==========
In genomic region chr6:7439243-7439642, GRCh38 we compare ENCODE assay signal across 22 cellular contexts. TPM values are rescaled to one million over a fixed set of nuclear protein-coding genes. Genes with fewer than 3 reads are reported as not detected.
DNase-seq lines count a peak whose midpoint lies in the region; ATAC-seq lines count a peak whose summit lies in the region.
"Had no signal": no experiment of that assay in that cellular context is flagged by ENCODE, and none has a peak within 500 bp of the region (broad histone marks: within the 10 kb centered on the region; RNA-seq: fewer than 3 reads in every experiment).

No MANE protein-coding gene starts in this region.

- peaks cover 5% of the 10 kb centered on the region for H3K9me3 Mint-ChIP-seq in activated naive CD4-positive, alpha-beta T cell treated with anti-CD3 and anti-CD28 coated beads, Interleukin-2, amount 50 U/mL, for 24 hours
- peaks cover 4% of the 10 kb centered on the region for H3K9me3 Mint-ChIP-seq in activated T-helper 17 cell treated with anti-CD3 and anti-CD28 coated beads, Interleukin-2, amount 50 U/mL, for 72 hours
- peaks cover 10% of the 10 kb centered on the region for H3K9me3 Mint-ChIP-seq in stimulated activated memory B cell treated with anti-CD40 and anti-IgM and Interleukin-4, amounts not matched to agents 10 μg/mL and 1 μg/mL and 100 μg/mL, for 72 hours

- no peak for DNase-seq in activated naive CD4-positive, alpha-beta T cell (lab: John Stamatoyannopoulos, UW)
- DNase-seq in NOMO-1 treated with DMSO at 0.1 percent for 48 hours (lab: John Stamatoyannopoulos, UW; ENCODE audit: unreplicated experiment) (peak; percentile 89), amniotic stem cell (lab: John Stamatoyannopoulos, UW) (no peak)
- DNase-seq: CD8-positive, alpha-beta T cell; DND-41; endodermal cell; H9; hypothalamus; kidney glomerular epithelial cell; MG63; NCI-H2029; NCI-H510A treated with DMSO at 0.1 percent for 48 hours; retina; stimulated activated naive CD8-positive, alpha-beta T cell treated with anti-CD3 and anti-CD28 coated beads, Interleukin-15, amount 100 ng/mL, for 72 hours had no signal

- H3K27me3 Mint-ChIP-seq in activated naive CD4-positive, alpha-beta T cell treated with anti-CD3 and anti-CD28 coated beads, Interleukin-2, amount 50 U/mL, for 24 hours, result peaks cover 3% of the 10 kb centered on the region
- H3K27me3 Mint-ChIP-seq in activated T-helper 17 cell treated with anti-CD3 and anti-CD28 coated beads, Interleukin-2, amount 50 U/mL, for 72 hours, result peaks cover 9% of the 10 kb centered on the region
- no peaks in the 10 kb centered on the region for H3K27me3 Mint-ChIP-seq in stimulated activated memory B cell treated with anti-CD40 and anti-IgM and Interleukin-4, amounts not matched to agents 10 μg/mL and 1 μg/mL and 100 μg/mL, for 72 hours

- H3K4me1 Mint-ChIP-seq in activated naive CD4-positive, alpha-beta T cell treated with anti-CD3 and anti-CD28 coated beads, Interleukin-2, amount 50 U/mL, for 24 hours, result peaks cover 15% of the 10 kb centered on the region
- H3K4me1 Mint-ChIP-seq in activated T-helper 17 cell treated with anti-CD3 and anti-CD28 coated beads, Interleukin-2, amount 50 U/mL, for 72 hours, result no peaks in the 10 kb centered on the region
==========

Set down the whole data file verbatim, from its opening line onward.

In genomic region chr6:7439243-7439642, GRCh38 we compare ENCODE assay signal across 22 cellular contexts. TPM values are rescaled to one million over a fixed set of nuclear protein-coding genes. Genes with fewer than 3 reads are reported as not detected.
DNase-seq lines count a peak whose midpoint lies in the region; ATAC-seq lines count a peak whose summit lies in the region.
"Had no signal": no experiment of that assay in that cellular context is flagged by ENCODE, and none has a peak within 500 bp of the region (broad histone marks: within the 10 kb centered on the region; RNA-seq: fewer than 3 reads in every experiment).

No MANE protein-coding gene starts in this region.

- peaks cover 5% of the 10 kb centered on the region for H3K9me3 Mint-ChIP-seq in activated naive CD4-positive, alpha-beta T cell treated with anti-CD3 and anti-CD28 coated beads, Interleukin-2, amount 50 U/mL, for 24 hours
- peaks cover 4% of the 10 kb centered on the region for H3K9me3 Mint-ChIP-seq in activated T-helper 17 cell treated with anti-CD3 and anti-CD28 coated beads, Interleukin-2, amount 50 U/mL, for 72 hours
- peaks cover 10% of the 10 kb centered on the region for H3K9me3 Mint-ChIP-seq in stimulated activated memory B cell treated with anti-CD40 and anti-IgM and Interleukin-4, amounts not matched to agents 10 μg/mL and 1 μg/mL and 100 μg/mL, for 72 hours

- no peak for DNase-seq in activated naive CD4-positive, alpha-beta T cell (lab: John Stamatoyannopoulos, UW)
- DNase-seq in NOMO-1 treated with DMSO at 0.1 percent for 48 hours (lab: John Stamatoyannopoulos, UW; ENCODE audit: unreplicated experiment) (peak; percentile 89), amniotic stem cell (lab: John Stamatoyannopoulos, UW) (no peak)
- DNase-seq: CD8-positive, alpha-beta T cell; DND-41; endodermal cell; H9; hypothalamus; kidney glomerular epithelial cell; MG63; NCI-H2029; NCI-H510A treated with DMSO at 0.1 percent for 48 hours; retina; stimulated activated naive CD8-positive, alpha-beta T cell treated with anti-CD3 and anti-CD28 coated beads, Interleukin-15, amount 100 ng/mL, for 72 hours had no signal

- H3K27me3 Mint-ChIP-seq in activated naive CD4-positive, alpha-beta T cell treated with anti-CD3 and anti-CD28 coated beads, Interleukin-2, amount 50 U/mL, for 24 hours, result peaks cover 3% of the 10 kb centered on the region
- H3K27me3 Mint-ChIP-seq in activated T-helper 17 cell treated with anti-CD3 and anti-CD28 coated beads, Interleukin-2, amount 50 U/mL, for 72 hours, result peaks cover 9% of the 10 kb centered on the region
- no peaks in the 10 kb centered on the region for H3K27me3 Mint-ChIP-seq in stimulated activated memory B cell treated with anti-CD40 and anti-IgM and Interleukin-4, amounts not matched to agents 10 μg/mL and 1 μg/mL and 100 μg/mL, for 72 hours

- H3K4me1 Mint-ChIP-seq in activated naive CD4-positive, alpha-beta T cell treated with anti-CD3 and anti-CD28 coated beads, Interleukin-2, amount 50 U/mL, for 24 hours, result peaks cover 15% of the 10 kb centered on the region
- H3K4me1 Mint-ChIP-seq in activated T-helper 17 cell treated with anti-CD3 and anti-CD28 coated beads, Interleukin-2, amount 50 U/mL, for 72 hours, result no peaks in the 10 kb centered on the region